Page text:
Wednesday, February 5, 2014

Creeds and the Lord's Prayer - Always the Same?

It's been so long since I've written a blog, I'm having difficulty finding what I want on the web site. They seem to be changing it to "make it better", but I can't even remember how I did it before!

Isn't that much the same way we are with life? We expect life to go along just as it has in the past - no changes for me! That is unless I decide to make the change. But what makes me the one entitled to make changes and no one else? Perhaps it's my feeling of importance. Or perhaps it's just that I'm too lazy to do things in another way or learn another method.

Tradition does tie us to our past and ground us in a good way, but we can have tradition and still vary it somewhat. For one, I'm tired of reciting the Apostles' Creed every Sunday. I've said it so many times that it's lose its meaning to me. It has become rote. Sure, I could spend a couple of hours reviewing the meaning of the words, and hopefully they would have a renewed meaning for me. But there are other creeds available to use in worship, or we could have a Sunday school class or small group write a creed that would be used. One church had its confirmation class write a creed each year, and used it on confirmation Sunday. Then it was used again on the Sunday that that particular class was recognized as graduates from high school. I'd like to have seen it used more often during those 6 years in between. Wouldn't that have refreshed the youth's faith? And it would have made me think again about just what I believe.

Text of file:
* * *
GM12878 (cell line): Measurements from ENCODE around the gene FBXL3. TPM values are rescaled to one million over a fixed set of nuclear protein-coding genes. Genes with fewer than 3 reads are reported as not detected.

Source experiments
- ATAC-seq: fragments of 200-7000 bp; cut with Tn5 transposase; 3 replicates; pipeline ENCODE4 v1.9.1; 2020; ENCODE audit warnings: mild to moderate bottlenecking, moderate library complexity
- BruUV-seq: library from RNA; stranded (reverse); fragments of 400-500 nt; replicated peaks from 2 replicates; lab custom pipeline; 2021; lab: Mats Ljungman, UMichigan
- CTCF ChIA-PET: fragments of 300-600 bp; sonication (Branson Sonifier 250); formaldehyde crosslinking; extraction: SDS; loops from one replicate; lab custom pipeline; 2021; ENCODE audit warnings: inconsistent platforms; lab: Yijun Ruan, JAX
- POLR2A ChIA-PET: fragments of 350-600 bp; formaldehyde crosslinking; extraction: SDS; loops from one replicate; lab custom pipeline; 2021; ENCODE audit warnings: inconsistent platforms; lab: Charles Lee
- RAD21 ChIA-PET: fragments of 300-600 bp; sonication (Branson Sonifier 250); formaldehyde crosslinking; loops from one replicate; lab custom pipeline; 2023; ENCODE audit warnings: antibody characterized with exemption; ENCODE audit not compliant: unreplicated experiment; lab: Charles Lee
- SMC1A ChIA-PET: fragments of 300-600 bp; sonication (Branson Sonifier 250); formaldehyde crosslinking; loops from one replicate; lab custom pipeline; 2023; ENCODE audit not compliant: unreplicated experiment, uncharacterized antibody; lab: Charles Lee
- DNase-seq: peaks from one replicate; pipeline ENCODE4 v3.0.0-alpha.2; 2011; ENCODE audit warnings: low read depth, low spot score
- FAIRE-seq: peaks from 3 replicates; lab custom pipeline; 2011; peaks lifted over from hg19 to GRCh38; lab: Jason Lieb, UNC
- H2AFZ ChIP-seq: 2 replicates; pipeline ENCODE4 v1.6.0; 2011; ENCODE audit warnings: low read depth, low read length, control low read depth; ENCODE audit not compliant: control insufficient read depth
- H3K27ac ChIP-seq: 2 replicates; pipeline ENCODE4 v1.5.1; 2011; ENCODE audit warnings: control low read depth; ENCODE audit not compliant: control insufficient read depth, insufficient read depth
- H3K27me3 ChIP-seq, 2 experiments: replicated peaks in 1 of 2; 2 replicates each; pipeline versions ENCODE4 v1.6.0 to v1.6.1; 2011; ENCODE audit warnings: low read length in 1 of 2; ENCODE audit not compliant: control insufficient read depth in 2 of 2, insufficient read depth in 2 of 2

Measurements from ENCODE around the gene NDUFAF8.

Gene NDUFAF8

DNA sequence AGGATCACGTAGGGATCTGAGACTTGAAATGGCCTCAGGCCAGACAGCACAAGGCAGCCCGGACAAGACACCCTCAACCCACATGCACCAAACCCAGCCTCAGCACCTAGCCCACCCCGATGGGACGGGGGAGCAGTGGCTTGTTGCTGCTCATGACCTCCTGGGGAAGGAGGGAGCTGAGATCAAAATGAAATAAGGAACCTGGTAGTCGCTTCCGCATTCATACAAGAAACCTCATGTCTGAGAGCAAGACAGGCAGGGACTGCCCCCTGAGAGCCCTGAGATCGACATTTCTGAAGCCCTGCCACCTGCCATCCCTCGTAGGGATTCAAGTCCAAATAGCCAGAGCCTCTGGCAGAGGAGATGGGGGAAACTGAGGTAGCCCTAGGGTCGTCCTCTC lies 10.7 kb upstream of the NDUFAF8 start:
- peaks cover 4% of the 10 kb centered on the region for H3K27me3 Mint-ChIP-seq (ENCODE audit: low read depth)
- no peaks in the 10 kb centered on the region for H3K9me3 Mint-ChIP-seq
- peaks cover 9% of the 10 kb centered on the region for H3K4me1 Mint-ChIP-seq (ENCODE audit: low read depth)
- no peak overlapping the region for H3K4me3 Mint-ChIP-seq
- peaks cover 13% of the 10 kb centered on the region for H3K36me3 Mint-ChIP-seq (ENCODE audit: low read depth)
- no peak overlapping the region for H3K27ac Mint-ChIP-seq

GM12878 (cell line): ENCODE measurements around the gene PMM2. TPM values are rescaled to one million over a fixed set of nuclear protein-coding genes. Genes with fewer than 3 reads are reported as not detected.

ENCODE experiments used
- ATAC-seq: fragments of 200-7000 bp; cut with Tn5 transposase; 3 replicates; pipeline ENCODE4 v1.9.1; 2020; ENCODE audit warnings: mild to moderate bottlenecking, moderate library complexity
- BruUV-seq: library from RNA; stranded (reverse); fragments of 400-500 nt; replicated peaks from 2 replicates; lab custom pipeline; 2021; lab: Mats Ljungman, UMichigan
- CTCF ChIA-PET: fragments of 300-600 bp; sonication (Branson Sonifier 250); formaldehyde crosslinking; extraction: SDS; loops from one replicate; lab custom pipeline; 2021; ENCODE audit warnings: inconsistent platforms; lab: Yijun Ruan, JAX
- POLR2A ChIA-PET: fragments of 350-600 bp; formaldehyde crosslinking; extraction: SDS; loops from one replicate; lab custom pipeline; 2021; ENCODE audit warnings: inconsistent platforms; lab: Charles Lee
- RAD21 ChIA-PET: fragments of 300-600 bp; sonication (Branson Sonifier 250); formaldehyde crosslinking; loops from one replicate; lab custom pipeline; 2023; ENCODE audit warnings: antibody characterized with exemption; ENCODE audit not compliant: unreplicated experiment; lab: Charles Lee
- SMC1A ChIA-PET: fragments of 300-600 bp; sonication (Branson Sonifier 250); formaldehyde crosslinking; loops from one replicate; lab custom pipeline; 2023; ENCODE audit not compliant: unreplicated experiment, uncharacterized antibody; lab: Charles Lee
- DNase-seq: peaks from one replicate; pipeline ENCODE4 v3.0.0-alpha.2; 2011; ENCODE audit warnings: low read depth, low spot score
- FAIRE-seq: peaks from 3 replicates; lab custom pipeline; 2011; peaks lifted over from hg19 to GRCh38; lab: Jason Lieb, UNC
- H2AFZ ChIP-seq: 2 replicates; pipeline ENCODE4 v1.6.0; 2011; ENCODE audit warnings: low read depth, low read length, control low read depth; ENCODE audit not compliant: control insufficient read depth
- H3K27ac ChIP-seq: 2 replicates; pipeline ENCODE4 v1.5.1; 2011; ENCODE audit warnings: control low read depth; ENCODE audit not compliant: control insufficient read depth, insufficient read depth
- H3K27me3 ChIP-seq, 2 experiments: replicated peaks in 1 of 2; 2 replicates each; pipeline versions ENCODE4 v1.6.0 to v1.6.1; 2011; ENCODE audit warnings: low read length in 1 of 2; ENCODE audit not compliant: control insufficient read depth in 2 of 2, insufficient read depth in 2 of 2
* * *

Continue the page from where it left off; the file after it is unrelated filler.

I challenge you to take a few minutes and write your own creed. It may never be used in a worship service, but it will make you think about just what you believe!

While I'm thinking about change in worship, how about the Lord's Prayer? We seldom really listen to what we are saying as we recite it. Did you note what I said? Recite it. And that's usually what we do. We don't really pray the prayer most of the time. I can think of three ways to make it more meaningful to us. First, we could sing it on occasion. Most people know the tune most often used, and singing it together brings new meaning. We could pray the prayer in a litany form, with one side of the congregation praying a phrase and then the other. That would be simple to accomplish when we use a projection screen. One side would read the bold and the other the light print. The third way is with some simple movement, either by an individual, a liturgical choir group, or even by the congregation itself. Movement give meaning to some people where words don't.

I guess what I'm trying to say is let's get out of the rut but still keep our Christian heritage or verbalizing our beliefs and of praying the Lord's Prayer. That heritage is important and connects us to all those Christians who have gone before us.